Maradona left Naples in 1991, but his presence and spirit remains in the city. Diego is on walls, on balconies and in shops all over Naples.
With that impact, it was inevitable that the outside of the city stadium would turn into a huge shrine in honour of the man who changed the lives of hundreds of thousands of people. Outside Curva B, a father places his gift on the entrance gates and kneels, hands crossed, to pray to his god, the god of Naples. Then when he gets up, he is joined by his son who also paid tribute to Maradona, before his father urges him to shout the footballer’s name as he has done.
“I lost a partner who made me dream,” says Neapolitan Massimiliano Favo, Maradona’s teammate between 1984 and 1986. “This wave of emotion is because Maradona was one of the people. He entered the heads of ordinary people because he always said what he thought and always stood as a champion of the most needy and the weakest. In him there was a mixture of personality, humanity and genius that no one has ever had in football.”
Favo, whose most enduring image of Maradona comes from their famous 1-0 victory against Juventus, says, “Diego, in addition to letting us freely choose the shoes that were provided to him by his sponsor, always came to us to make sure that the percentage of the prize for the youngest players was correct. He always asked us if we needed anything, even the car to go out with our girlfriends.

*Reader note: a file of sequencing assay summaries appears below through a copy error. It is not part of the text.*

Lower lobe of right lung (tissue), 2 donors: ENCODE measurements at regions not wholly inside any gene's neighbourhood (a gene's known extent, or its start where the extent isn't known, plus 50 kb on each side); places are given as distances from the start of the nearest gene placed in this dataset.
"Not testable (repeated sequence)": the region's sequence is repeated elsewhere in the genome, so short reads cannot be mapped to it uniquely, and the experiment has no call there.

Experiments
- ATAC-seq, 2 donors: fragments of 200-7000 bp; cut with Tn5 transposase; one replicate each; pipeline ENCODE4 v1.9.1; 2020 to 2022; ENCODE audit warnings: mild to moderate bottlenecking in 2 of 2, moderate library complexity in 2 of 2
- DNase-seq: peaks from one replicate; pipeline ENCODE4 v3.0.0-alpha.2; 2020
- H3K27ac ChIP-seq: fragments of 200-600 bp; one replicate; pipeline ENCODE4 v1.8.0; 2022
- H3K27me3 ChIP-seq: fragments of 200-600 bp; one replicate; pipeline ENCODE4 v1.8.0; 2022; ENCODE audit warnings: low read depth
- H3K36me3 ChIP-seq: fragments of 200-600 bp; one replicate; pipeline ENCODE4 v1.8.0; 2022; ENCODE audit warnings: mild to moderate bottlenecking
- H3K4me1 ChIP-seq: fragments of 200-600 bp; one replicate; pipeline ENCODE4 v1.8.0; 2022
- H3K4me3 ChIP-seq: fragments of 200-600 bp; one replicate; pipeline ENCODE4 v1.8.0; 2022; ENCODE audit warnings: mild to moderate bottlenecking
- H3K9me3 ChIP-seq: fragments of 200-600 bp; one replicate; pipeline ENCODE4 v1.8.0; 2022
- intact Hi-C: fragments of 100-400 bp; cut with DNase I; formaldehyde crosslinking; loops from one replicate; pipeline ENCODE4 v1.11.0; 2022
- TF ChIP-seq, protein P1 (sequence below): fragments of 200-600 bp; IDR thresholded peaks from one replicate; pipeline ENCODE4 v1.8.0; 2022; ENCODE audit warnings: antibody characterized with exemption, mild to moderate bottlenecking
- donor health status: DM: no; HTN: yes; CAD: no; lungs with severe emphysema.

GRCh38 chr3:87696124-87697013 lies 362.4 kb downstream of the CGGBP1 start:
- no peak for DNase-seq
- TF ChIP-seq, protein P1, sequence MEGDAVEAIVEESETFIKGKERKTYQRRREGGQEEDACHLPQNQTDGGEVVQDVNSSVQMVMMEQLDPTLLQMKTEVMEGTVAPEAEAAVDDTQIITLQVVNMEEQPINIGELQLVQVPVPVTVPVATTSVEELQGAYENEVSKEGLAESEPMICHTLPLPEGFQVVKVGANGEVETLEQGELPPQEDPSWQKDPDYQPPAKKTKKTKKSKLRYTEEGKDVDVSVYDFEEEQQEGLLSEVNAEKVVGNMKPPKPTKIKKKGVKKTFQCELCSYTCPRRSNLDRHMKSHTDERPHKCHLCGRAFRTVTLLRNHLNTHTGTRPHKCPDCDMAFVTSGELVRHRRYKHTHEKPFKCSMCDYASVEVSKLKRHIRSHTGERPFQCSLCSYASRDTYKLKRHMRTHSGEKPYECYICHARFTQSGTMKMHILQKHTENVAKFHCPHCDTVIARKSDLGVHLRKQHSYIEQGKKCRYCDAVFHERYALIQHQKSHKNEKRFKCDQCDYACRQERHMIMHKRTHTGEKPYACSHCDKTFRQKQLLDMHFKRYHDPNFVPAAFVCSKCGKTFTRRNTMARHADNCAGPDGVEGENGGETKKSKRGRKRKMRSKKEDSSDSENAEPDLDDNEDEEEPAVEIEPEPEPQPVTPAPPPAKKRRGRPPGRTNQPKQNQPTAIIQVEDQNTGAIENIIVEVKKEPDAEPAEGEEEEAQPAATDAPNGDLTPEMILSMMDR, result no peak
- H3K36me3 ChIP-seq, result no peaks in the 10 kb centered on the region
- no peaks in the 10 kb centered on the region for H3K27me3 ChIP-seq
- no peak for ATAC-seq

“After the goal versus Juve, seeing Diego crying in a city that’s not his city, with his family, for giving satisfaction to the Neapolitan people against the most hated team, is indescribable.”
Maradona’s influence on Naples is explained even better by what Favo’s father, a serious 81-year-old who tends to keep everything to himself, did after the Argentine died. “After an hour from the news, he called me and asked how I am. He told me, ‘I feel like crying,’ and started to cry. Him, who never gave me a kiss.